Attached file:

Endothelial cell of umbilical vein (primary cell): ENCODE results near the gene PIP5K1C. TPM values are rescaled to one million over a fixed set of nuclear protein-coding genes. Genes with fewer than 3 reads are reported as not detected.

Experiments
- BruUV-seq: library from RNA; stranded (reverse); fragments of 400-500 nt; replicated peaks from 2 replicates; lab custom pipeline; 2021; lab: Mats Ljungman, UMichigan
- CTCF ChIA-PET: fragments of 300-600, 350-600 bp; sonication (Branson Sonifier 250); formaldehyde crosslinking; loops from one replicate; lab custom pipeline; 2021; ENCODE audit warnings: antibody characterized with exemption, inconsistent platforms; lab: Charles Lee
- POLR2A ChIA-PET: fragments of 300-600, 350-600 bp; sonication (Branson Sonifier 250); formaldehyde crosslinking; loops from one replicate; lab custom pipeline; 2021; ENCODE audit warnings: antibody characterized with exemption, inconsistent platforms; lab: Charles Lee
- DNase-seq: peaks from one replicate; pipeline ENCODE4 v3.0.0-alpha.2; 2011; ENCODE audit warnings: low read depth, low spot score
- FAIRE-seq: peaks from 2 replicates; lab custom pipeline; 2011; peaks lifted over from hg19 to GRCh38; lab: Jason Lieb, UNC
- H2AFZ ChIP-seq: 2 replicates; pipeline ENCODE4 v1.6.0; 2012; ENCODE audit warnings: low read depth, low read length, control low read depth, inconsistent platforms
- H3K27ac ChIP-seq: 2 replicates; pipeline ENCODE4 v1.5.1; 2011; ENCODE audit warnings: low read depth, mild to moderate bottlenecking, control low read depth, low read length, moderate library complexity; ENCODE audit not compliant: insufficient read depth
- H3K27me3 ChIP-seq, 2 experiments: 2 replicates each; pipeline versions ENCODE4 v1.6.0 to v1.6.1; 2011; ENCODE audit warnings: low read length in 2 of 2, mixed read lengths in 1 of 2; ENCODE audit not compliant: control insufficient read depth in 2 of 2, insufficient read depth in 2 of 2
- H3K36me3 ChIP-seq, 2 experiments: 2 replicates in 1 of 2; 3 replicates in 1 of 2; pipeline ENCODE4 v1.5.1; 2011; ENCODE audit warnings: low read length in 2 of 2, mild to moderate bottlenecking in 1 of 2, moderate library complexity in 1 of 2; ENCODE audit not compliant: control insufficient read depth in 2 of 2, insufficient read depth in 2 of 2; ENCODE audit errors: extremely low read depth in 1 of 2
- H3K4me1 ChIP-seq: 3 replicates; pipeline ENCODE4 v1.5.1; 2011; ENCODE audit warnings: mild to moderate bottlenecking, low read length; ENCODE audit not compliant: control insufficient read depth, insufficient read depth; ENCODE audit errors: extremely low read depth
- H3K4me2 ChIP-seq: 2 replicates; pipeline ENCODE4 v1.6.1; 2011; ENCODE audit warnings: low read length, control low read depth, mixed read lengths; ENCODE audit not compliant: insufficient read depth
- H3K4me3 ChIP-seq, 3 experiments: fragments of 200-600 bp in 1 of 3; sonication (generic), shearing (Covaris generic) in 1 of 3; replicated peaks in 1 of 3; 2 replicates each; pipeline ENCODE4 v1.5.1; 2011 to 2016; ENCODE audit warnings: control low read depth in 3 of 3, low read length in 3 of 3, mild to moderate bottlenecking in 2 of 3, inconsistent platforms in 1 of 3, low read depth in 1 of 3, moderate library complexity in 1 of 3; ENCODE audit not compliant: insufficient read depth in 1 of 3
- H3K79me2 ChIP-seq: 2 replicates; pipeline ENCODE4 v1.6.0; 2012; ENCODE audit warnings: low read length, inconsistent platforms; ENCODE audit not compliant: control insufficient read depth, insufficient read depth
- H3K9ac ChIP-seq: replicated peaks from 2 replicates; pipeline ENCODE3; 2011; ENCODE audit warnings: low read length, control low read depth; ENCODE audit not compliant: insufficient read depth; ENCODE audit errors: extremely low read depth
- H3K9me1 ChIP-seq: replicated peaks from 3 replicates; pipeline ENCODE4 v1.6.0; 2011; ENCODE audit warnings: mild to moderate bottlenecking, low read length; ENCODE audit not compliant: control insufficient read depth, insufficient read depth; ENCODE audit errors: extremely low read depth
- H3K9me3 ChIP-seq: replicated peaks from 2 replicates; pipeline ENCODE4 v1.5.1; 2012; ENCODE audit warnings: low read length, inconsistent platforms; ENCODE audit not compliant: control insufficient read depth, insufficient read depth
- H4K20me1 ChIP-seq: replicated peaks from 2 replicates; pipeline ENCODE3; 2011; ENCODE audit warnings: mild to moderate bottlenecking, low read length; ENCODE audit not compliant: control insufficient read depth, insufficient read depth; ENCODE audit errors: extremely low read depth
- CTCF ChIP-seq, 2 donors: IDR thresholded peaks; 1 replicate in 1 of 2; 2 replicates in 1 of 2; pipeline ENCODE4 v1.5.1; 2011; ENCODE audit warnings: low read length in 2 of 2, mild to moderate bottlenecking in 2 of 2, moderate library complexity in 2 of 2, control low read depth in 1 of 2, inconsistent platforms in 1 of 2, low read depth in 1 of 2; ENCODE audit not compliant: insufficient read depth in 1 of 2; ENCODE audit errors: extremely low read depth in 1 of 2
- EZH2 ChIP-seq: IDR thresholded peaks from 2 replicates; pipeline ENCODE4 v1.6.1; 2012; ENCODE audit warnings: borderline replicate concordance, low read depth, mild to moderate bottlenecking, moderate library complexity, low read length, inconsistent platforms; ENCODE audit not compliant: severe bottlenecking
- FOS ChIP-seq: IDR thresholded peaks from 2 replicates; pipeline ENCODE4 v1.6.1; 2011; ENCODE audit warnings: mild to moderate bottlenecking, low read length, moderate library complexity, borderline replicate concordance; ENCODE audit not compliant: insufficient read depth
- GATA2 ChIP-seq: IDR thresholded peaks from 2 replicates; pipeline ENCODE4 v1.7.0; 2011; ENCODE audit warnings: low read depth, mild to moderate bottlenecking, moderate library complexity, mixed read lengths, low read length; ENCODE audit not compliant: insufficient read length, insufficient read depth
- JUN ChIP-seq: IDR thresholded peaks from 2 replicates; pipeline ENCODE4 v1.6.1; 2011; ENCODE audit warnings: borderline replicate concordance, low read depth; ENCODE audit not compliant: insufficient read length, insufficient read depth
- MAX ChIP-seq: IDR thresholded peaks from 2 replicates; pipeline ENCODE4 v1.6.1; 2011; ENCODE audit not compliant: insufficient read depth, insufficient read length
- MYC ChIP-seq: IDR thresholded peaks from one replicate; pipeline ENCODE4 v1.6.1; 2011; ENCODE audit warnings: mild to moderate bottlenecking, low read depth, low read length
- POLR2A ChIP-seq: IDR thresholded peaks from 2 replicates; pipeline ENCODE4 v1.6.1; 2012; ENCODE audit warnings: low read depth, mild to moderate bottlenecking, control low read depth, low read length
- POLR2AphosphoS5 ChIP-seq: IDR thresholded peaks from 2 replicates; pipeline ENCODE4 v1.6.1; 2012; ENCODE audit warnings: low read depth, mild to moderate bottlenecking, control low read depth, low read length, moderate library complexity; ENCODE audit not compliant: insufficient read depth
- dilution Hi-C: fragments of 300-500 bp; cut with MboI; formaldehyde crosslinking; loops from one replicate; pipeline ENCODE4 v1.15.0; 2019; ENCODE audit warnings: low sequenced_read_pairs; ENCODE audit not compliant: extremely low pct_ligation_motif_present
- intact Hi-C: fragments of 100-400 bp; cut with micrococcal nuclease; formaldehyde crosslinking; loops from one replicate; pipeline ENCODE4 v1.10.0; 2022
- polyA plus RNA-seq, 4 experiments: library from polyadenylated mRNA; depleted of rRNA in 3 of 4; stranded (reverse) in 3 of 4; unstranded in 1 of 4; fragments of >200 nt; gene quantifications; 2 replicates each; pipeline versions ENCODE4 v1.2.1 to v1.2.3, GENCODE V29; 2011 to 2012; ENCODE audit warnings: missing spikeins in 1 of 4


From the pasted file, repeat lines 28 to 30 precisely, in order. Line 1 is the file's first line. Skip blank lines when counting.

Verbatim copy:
- POLR2AphosphoS5 ChIP-seq: IDR thresholded peaks from 2 replicates; pipeline ENCODE4 v1.6.1; 2012; ENCODE audit warnings: low read depth, mild to moderate bottlenecking, control low read depth, low read length, moderate library complexity; ENCODE audit not compliant: insufficient read depth
- dilution Hi-C: fragments of 300-500 bp; cut with MboI; formaldehyde crosslinking; loops from one replicate; pipeline ENCODE4 v1.15.0; 2019; ENCODE audit warnings: low sequenced_read_pairs; ENCODE audit not compliant: extremely low pct_ligation_motif_present
- intact Hi-C: fragments of 100-400 bp; cut with micrococcal nuclease; formaldehyde crosslinking; loops from one replicate; pipeline ENCODE4 v1.10.0; 2022